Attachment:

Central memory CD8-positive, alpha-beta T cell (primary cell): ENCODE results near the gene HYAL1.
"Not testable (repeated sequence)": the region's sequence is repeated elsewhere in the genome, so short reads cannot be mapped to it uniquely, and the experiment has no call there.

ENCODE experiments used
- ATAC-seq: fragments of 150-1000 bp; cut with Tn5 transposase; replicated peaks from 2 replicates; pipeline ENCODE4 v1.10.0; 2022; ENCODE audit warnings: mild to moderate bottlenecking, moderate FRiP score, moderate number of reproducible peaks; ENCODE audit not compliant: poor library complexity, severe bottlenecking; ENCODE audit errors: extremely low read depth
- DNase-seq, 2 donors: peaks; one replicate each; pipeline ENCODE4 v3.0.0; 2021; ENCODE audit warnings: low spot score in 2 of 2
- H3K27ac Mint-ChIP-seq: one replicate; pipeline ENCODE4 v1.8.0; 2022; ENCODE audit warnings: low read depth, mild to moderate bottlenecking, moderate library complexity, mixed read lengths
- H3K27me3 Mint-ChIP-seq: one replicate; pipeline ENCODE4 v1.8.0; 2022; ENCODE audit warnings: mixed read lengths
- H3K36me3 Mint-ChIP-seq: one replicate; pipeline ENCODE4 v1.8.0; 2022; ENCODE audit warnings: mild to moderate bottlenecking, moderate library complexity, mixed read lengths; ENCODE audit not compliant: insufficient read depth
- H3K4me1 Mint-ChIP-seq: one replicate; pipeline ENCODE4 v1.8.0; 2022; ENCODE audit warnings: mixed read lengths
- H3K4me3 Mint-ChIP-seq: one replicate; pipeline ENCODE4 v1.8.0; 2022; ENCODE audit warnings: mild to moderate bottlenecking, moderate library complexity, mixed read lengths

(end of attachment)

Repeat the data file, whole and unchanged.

Central memory CD8-positive, alpha-beta T cell (primary cell): ENCODE results near the gene HYAL1.
"Not testable (repeated sequence)": the region's sequence is repeated elsewhere in the genome, so short reads cannot be mapped to it uniquely, and the experiment has no call there.

ENCODE experiments used
- ATAC-seq: fragments of 150-1000 bp; cut with Tn5 transposase; replicated peaks from 2 replicates; pipeline ENCODE4 v1.10.0; 2022; ENCODE audit warnings: mild to moderate bottlenecking, moderate FRiP score, moderate number of reproducible peaks; ENCODE audit not compliant: poor library complexity, severe bottlenecking; ENCODE audit errors: extremely low read depth
- DNase-seq, 2 donors: peaks; one replicate each; pipeline ENCODE4 v3.0.0; 2021; ENCODE audit warnings: low spot score in 2 of 2
- H3K27ac Mint-ChIP-seq: one replicate; pipeline ENCODE4 v1.8.0; 2022; ENCODE audit warnings: low read depth, mild to moderate bottlenecking, moderate library complexity, mixed read lengths
- H3K27me3 Mint-ChIP-seq: one replicate; pipeline ENCODE4 v1.8.0; 2022; ENCODE audit warnings: mixed read lengths
- H3K36me3 Mint-ChIP-seq: one replicate; pipeline ENCODE4 v1.8.0; 2022; ENCODE audit warnings: mild to moderate bottlenecking, moderate library complexity, mixed read lengths; ENCODE audit not compliant: insufficient read depth
- H3K4me1 Mint-ChIP-seq: one replicate; pipeline ENCODE4 v1.8.0; 2022; ENCODE audit warnings: mixed read lengths
- H3K4me3 Mint-ChIP-seq: one replicate; pipeline ENCODE4 v1.8.0; 2022; ENCODE audit warnings: mild to moderate bottlenecking, moderate library complexity, mixed read lengths